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Turning Passive Video into Active Learning

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Instructional video is a key component of many flipped learning classrooms, but even if you aren’t flipping, adding video to your classroom instruction can help you monitor the content you deliver while conserving grading time for major learning activities.

Playposit and EdPuzzle are the leading successors to Zaption, who left the K-12 interactive video market in 2016 to focus on corporate learning (check out my 2016 story on Zaption:“Five Reasons to Add Video to Your Social Science Program.”) These apps allow teachers to embed different types of questions into videos, improving the students’ learning experience by up to three times over regular video.

Setting Up Interactive Video

Playposit offers a quick two-minute video that demonstrates how easy their platform is to use.

They also have longer videos that emphasize the benefits of flipped content. However, the best Playposit feature enables you to search through other teachers’ bulbs and repurpose them for your own classroom.


First, I use Screencastomatic, Loom or Screencastify to create a video lecture from my traditional powerpoint slides. Years back, my school purchased PowerPoints from Social Studies School Services and I shortened them into a series of 15-minute video-lectures. I assign them to students as note-taking drills. Before recording the lecture, I create five multiple choice questions that will keep students focused during the lecture and embed them in the final product.  

Once your video lectures are recorded, you can easily assign them to students in an LMS or via web links. Playposit tracks who watches them, how long they watch and reports back how many questions they got right. I have removed student names from the image below for privacy reasons.

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Teachers interested in using data to drive their instruction will find these features extremely valuable. The data is easily downloaded into Excel files for deeper analysis.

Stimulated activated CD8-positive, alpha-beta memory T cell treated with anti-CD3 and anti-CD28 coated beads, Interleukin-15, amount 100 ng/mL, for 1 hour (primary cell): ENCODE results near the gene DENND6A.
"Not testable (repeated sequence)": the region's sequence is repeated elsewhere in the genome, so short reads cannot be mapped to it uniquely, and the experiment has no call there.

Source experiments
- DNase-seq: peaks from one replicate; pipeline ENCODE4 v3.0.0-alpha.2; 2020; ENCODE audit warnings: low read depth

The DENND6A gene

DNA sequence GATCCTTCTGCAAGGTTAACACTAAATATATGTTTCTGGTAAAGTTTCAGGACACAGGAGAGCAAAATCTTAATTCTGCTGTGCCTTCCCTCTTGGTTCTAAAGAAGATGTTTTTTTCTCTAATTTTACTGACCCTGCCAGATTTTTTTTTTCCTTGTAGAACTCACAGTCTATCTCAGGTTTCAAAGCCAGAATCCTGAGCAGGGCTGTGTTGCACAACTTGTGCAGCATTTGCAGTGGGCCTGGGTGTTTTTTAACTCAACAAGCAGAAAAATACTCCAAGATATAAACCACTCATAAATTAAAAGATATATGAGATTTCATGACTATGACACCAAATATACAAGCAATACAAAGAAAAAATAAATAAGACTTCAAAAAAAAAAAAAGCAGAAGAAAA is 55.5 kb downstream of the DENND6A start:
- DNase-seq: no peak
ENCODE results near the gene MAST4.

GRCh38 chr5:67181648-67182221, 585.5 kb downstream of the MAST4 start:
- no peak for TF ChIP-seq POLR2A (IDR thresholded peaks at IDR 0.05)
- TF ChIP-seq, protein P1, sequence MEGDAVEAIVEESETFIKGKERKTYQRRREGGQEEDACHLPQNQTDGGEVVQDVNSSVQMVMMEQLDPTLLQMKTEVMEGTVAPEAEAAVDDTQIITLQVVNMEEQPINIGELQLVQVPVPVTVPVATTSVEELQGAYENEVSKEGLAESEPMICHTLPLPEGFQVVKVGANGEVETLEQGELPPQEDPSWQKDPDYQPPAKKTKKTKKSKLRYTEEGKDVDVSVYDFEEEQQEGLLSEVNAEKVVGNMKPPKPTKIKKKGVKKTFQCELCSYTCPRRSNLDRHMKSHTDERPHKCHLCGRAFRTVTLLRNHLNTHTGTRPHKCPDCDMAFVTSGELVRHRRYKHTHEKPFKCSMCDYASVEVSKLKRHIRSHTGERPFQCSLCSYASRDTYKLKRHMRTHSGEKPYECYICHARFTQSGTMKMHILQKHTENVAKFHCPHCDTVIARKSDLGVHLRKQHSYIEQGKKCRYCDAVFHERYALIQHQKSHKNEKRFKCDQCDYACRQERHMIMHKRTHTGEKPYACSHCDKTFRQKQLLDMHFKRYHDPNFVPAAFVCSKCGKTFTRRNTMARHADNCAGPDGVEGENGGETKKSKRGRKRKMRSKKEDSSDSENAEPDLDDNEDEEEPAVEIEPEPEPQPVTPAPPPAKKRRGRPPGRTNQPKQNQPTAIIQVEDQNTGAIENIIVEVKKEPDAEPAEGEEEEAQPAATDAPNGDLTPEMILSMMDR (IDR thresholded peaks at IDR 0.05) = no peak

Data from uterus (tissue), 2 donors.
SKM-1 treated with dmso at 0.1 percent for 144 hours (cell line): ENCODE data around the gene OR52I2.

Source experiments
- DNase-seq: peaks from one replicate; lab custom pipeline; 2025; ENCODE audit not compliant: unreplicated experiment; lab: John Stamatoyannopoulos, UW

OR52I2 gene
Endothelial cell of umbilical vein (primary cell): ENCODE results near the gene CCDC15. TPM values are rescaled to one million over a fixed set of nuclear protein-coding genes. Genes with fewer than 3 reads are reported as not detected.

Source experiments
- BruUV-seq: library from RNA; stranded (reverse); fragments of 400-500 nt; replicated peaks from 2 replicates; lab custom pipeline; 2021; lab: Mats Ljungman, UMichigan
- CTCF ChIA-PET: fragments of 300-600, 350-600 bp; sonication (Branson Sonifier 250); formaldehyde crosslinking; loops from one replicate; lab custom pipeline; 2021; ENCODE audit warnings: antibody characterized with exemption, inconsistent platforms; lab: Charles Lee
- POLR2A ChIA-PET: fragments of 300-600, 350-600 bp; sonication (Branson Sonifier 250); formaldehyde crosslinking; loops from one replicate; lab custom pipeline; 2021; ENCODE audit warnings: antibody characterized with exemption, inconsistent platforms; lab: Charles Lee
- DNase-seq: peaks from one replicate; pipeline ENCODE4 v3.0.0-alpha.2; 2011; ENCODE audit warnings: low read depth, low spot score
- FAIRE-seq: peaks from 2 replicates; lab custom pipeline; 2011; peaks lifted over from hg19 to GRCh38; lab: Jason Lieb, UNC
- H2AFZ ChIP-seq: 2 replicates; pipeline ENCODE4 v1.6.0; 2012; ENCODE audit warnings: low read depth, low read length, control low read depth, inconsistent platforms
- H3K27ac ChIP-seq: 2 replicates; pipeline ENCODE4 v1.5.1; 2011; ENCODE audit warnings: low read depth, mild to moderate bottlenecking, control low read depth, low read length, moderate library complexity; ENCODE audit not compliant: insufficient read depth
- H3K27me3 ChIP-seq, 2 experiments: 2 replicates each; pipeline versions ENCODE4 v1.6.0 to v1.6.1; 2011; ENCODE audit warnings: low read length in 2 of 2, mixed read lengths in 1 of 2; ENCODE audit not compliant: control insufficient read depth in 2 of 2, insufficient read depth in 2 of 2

Evaluating Your Results

Playposit provides detailed analytics that help teachers respond in real time. For instance, after reviewing the results from this video lecture, it is clear that my students struggled to understand two important points. Q5) The Munich conference was an example of appeasement.

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These students also struggled with Q6) defining the German idea of lebensraum. This immediate feedback allows me to intervene by creating quick-writes or direct students back to specific passages in the textbook to fill these learning gaps.

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My 10th grade World History students were assigned eight, approximately 15-minute video lectures on the Holocaust. These videos were viewed 1,129 times and 585 responses were recorded during these viewings. The average test score of the students who watched all eight instructional videos was 70 percent, while the average test score of the students who watched zero videos  was 47 percent. While this data confirms that instructional video has a strong, positive correlation on student achievement, a more important consideration is did the students enjoy the learning activity?

Listening to Your Students

Playposit asks students to evaluate each bulb and students can provide feedback directly to the instructor. Here is a sample of some recent feedback my lectures received:

  • I feel like this is really helpful, and lots of students will have less trouble in class.
  • Watching video lectures makes it easier for me to understand the textbook.
  • It was good. I lost track at times, but the transcript is helpful because I can follow along while the video is playing.
  • I enjoyed this more than reading on my own to be completely honest and it helped me understand better.
  • I think this is a great way of teaching us because it forces us to pay attention in order to get the questions correct.

Obviously, I am pleased with the results I have gotten using interactive video in my classroom. Blended or digital learning assignments have helped me lower my course failure rates by 50 percent. Be wary of making these video lectures worth too many points, or you may create a culture of cheaters that share their answers via social media and group chats. See how this UC Riverside professor determined who was cheating on his video lectures. The next step is creating engaging, whole-class activities that help students apply the new knowledge learned from your instructional videos, whether it be in the form of a civil conversation or role-playing simulation. Providing students with options to learn from instructional video has increased effort and engagement in my classroom. I hope you will have a similar experience.

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